The average price of Premium Motor Spirit (PMS), also known as petrol, rose by 223.21 per cent to approximately ₦770 per litre in May 2024 from ₦238.11 per litre recorded in the corresponding period of 2023. The National Bureau of Statistics made this known in its report, Premium Motor Spirit (Petrol) Price Watch for May 2024. The report stated that on a month-on-month basis, an increase of 9.75 per cent was recorded from ₦701.24 per litre in April 2024. According to the report, Jigawa State topped the price chart at ₦937.50 per litre, followed by Ondo and Benue States with N882.67 per litre and ₦882.22 per litre, respectively. However, Lagos, Niger, and Kwara states emerged with the lowest average retail prices for the product at ₦636.80, ₦642.16 and N645.15, respectively, according to the NBS report. On the zonal profile, the North West Zone had the highest average retail price of ₦845.26, while the North Central Zone had the lowest price of ₦695.04. Meanwhile, the average retail price of Automotive Gas Oil (Diesel) paid by consumers increased by 66.29 per cent to ₦1403.96 per litre in May 2024 from ₦844.28 per litre recorded in May 2023. On a month-on-month, MoM basis, a decrease of 0.78 per cent was recorded from ₦1415.06 per litre in April 2024. The report stated, “Looking at the variations in the state prices, the top three states with the highest average price of the product in May 2024 include Adamawa State (₦1709.00), Sokoto State (₦1675.00) and Bauchi (₦1657.92).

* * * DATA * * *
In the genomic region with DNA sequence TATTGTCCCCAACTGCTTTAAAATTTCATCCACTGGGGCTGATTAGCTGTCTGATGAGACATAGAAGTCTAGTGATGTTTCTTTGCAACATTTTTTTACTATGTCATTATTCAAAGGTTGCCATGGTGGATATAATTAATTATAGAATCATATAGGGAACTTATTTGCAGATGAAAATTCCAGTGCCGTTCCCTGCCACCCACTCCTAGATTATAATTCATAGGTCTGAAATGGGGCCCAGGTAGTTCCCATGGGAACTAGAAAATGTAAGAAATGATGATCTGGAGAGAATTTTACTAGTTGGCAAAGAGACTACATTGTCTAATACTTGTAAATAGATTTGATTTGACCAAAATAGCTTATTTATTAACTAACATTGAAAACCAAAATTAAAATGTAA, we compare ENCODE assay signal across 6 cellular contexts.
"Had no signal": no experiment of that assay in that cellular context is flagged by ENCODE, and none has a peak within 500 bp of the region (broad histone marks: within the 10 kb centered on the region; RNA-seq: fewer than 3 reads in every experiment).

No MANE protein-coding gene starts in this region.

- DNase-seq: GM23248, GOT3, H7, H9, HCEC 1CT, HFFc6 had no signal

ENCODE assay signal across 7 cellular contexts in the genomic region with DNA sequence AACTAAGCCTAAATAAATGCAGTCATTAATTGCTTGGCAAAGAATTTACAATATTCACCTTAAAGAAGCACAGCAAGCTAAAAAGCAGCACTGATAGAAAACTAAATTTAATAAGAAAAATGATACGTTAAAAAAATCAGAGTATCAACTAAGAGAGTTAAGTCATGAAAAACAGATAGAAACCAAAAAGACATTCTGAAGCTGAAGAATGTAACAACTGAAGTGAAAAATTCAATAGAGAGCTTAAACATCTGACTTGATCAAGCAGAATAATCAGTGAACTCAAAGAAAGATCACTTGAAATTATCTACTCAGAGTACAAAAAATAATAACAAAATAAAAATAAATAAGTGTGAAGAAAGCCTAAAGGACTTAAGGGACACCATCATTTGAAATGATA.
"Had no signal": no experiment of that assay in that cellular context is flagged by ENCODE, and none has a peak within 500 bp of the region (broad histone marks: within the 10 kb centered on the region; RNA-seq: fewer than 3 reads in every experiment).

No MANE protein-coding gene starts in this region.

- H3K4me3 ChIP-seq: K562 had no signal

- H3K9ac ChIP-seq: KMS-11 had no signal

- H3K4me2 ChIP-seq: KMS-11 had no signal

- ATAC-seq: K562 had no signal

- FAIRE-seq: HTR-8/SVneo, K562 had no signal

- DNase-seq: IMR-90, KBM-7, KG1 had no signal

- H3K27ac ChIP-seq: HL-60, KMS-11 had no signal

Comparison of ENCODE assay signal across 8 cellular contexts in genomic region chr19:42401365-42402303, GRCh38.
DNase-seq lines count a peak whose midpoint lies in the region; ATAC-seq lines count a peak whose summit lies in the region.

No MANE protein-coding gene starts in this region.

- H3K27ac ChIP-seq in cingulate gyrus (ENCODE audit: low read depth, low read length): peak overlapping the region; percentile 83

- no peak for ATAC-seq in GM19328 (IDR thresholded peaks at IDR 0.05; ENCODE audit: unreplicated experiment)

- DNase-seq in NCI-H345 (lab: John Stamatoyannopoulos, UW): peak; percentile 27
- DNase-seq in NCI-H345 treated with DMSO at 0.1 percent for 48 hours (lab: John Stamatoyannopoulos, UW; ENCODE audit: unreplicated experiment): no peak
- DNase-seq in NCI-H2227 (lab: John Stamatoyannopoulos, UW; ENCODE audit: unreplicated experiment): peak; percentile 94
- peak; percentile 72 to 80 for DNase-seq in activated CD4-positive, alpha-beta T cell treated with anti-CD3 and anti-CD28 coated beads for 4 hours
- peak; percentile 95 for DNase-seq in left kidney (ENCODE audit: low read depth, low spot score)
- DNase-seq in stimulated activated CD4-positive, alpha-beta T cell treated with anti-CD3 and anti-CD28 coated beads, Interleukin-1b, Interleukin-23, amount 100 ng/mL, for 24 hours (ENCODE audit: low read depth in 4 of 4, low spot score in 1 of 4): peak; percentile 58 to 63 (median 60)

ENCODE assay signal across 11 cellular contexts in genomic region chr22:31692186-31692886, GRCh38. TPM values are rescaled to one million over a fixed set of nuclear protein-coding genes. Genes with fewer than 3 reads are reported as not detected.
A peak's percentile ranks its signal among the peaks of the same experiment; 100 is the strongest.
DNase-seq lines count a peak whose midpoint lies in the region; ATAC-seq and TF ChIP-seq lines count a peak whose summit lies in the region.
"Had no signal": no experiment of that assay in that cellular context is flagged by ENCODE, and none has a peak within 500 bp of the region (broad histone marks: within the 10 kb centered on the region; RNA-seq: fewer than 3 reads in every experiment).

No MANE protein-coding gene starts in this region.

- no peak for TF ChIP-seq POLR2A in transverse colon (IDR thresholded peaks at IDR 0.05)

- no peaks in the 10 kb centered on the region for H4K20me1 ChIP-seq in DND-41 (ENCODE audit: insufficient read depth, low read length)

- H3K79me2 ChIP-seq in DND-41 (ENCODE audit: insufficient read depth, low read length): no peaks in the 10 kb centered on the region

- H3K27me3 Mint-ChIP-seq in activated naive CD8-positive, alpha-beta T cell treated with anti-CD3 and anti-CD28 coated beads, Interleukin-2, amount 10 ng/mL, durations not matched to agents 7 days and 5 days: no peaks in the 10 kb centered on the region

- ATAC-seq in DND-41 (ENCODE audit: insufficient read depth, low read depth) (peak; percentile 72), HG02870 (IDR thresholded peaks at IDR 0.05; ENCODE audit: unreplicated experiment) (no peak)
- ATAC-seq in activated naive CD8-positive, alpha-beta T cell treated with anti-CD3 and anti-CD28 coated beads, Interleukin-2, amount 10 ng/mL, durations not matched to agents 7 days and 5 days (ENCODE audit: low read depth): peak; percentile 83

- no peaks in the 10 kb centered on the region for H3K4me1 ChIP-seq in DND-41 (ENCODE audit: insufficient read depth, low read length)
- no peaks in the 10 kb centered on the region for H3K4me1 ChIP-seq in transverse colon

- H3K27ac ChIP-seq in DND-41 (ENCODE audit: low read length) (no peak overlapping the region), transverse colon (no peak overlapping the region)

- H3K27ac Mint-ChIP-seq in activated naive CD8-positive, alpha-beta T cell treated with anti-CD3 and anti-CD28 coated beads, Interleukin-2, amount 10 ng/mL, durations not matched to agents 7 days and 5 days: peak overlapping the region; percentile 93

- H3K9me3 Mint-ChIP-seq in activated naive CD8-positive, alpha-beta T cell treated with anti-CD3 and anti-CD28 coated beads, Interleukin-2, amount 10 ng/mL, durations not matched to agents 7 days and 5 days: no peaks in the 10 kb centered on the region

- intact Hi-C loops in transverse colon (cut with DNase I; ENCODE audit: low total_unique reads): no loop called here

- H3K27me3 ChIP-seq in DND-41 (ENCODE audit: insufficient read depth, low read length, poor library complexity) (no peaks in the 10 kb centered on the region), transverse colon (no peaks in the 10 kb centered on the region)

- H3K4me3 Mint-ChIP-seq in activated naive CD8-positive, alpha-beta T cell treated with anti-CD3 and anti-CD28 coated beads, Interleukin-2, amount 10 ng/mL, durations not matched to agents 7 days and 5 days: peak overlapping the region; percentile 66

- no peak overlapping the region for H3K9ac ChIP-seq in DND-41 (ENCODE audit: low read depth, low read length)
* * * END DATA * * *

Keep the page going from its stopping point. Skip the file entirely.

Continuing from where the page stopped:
Credit penetration in Nigeria has risen to 14 per cent, driven largely by the activities of CRC Credit Bureau Limited, Nigeria’s foremost credit bureau company. Despite the increased penetration, the level is still lower globally than expected.The Group Managing Director/CEO of CRC Credit Bureau Limited, Dr Tunde Popoola, disclosed this during the Company’s CRC Finance and Credit Conference 2024, in Lagos on Wednesday. He added that Nigeria had achieved a significant improvement in credit penetration in the last 15 years of its existence.  The theme of the event which also doubled the company’s 15th anniversary was titled ‘Sustainable Financing Options: Innovations in Credit Risk Management’.  Popoola added that only 33 million  Nigerians had their credit scores on the database of CRC Credit Bureau Limited, noting that a whole lot of effort is needed to bring onboard more Nigerians to access credit.  “33 million Nigerians have credit scores.  29.4 million searches were conducted in 2023. More than 10 million searches have been conducted in Q1, 2024.  CRC has moved from one product in 2010 to 18, cutting across all value chains of lending,” he noted.  Popoola also revealed that CRC Bureau Limited and the various regulators in the country, especially the Central Bank of Nigeria, despite the daunting challenges to easing access to credit, were making some reasonable progress. He said, “Today so many millions of Nigerians get loans on their phones and lenders rely on CRC to lend.  The Credit Reporting Act signed in 2017 by the Buhari regime to back credit reporting and the backing of the CBN have boosted credit penetration over the years.”